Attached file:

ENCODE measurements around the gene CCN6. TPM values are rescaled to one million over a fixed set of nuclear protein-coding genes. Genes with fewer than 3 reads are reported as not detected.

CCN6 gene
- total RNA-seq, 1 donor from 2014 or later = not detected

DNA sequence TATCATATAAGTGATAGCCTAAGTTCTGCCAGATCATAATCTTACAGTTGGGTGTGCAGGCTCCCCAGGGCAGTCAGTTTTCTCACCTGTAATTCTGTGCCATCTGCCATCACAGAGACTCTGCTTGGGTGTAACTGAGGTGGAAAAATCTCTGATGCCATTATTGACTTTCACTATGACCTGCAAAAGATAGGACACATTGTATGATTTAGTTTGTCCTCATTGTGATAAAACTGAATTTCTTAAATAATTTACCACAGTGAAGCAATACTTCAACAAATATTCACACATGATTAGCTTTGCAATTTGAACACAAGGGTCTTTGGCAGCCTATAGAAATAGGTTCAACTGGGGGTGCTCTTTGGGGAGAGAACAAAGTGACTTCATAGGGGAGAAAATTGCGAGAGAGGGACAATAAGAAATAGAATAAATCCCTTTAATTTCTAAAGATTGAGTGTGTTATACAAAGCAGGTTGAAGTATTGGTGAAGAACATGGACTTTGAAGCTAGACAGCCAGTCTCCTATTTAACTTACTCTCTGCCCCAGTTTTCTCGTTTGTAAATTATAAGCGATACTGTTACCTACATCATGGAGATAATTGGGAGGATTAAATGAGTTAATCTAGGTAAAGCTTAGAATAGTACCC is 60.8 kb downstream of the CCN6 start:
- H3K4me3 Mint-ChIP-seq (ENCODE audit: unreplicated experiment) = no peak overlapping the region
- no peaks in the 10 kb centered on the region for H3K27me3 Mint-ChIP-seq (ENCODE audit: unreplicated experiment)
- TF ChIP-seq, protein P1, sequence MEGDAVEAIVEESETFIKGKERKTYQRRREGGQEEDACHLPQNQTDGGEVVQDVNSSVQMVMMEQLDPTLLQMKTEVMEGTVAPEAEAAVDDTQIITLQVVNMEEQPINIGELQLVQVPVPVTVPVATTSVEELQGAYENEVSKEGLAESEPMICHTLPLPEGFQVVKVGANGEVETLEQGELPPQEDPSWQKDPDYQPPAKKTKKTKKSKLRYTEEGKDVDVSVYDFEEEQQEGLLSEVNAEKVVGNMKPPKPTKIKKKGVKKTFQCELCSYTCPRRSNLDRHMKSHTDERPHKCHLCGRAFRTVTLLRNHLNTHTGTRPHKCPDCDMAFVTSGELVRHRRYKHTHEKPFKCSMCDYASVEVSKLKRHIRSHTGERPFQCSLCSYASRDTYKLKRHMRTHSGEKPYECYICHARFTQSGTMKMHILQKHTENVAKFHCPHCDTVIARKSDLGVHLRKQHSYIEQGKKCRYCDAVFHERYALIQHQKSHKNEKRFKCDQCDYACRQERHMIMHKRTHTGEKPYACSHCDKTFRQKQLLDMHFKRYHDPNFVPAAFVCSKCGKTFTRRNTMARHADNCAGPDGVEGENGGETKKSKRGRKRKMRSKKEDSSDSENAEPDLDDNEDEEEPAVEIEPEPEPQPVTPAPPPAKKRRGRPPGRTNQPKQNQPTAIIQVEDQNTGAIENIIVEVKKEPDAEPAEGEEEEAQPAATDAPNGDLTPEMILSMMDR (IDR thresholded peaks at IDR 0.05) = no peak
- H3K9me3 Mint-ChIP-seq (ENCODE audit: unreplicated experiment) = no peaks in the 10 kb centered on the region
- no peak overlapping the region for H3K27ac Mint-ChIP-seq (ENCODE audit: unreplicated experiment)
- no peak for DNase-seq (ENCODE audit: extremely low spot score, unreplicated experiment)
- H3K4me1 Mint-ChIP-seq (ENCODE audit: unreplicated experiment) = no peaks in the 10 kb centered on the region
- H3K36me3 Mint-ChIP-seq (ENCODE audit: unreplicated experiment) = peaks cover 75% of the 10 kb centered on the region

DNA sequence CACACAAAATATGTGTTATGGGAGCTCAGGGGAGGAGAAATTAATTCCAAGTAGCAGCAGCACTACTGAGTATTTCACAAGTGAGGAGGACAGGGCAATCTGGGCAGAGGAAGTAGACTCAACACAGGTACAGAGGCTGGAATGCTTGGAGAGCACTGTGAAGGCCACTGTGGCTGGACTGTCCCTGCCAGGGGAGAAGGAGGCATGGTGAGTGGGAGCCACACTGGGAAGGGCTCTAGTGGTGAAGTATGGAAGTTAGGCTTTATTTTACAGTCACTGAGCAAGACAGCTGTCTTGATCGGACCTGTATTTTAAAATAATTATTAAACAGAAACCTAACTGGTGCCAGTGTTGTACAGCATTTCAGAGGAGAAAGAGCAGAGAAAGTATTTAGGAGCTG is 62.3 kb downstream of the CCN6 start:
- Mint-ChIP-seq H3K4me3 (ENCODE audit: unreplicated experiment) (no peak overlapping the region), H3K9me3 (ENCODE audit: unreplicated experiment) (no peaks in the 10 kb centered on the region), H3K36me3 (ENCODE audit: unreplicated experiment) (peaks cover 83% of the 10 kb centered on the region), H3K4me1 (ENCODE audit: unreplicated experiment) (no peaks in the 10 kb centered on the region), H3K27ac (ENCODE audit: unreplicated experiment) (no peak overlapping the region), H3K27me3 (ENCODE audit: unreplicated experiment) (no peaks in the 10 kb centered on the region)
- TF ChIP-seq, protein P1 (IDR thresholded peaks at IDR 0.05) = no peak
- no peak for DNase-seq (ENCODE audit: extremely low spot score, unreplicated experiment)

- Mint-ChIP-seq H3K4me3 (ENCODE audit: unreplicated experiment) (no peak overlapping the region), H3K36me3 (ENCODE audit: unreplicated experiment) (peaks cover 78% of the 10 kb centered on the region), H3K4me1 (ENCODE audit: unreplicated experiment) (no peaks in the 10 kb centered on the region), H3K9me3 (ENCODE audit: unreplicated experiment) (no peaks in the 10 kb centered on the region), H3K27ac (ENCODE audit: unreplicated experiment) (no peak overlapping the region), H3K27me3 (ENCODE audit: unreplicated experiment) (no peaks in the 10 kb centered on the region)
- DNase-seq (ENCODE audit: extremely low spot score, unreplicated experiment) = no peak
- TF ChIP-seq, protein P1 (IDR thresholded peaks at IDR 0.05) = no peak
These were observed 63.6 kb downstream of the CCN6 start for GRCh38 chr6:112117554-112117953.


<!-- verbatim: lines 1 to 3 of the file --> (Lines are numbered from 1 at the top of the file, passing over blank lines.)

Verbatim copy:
ENCODE measurements around the gene CCN6. TPM values are rescaled to one million over a fixed set of nuclear protein-coding genes. Genes with fewer than 3 reads are reported as not detected.

CCN6 gene
- total RNA-seq, 1 donor from 2014 or later = not detected